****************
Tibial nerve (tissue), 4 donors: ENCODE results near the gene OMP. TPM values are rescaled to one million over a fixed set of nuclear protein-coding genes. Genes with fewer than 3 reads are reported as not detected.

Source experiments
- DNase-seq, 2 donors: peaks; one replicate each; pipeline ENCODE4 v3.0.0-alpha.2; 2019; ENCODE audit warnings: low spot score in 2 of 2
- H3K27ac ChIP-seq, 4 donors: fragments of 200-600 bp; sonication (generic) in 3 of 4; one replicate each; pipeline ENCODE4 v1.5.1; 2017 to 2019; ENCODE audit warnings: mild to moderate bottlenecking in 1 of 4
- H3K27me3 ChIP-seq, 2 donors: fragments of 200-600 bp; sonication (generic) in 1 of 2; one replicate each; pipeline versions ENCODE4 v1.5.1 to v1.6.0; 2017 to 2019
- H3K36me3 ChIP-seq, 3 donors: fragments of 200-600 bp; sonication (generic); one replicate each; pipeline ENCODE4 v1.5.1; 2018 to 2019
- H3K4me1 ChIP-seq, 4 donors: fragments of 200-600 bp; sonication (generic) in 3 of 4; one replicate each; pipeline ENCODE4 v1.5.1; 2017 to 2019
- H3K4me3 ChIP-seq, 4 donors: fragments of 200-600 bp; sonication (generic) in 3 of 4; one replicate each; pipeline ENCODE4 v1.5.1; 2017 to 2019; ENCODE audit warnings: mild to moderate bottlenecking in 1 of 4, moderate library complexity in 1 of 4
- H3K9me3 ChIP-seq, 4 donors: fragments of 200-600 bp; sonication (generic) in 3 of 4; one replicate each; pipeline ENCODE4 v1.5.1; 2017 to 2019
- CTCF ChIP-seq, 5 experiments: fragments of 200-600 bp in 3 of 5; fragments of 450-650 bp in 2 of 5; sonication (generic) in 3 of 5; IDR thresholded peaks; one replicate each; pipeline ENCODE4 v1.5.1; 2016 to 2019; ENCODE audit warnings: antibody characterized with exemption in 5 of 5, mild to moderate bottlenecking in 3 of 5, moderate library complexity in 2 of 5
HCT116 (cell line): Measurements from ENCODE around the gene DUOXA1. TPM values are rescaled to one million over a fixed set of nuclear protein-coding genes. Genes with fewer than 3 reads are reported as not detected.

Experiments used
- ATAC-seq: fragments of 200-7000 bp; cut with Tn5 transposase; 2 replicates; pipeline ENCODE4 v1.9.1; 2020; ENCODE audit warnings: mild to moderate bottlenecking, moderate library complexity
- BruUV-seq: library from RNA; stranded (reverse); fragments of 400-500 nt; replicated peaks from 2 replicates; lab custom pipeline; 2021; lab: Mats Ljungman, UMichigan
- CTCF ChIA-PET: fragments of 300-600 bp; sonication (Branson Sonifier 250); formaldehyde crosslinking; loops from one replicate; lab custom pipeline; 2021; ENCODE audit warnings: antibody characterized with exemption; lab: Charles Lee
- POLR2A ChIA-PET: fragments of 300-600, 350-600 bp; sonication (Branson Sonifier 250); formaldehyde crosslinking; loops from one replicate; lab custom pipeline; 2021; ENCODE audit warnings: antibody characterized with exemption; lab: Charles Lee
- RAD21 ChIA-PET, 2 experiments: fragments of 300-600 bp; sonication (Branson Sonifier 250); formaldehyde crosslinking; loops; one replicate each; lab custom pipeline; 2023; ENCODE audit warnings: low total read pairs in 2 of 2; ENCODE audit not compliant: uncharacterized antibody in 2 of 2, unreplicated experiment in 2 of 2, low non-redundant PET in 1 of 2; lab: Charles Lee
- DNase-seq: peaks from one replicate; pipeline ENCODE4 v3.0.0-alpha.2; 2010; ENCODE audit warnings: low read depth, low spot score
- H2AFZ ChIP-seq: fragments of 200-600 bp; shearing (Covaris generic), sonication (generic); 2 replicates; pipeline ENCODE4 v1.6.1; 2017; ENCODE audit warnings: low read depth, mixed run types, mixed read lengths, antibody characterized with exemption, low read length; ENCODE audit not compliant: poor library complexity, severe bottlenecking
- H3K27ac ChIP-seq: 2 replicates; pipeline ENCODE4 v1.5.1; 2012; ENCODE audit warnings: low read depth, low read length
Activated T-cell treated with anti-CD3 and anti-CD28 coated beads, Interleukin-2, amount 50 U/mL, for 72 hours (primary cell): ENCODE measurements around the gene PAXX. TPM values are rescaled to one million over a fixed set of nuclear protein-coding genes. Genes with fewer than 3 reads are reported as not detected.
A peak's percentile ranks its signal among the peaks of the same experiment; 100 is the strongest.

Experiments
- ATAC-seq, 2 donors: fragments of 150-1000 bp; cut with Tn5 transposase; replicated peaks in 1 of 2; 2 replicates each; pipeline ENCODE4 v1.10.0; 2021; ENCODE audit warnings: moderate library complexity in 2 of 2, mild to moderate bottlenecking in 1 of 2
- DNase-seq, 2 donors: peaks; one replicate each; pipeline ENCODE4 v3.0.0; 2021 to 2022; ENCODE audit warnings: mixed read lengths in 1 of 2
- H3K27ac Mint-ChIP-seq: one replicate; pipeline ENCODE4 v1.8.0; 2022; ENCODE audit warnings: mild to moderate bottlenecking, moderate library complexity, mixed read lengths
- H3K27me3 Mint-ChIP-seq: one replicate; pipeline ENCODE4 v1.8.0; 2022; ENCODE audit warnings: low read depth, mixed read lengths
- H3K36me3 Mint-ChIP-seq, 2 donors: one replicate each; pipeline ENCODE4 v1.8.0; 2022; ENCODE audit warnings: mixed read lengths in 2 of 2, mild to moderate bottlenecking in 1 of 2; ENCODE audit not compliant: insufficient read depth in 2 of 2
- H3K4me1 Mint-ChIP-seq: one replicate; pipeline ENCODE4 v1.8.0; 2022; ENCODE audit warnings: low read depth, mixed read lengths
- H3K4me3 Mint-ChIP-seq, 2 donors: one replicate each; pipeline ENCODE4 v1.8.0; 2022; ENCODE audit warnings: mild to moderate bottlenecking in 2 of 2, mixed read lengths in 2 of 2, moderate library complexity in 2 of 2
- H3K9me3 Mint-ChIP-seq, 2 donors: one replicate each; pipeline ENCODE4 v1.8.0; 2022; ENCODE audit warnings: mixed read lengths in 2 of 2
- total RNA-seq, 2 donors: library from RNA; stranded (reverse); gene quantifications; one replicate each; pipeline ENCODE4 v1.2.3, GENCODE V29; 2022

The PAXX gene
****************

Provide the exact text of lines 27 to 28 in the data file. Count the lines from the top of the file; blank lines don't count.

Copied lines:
- H3K27me3 Mint-ChIP-seq: one replicate; pipeline ENCODE4 v1.8.0; 2022; ENCODE audit warnings: low read depth, mixed read lengths
- H3K36me3 Mint-ChIP-seq, 2 donors: one replicate each; pipeline ENCODE4 v1.8.0; 2022; ENCODE audit warnings: mixed read lengths in 2 of 2, mild to moderate bottlenecking in 1 of 2; ENCODE audit not compliant: insufficient read depth in 2 of 2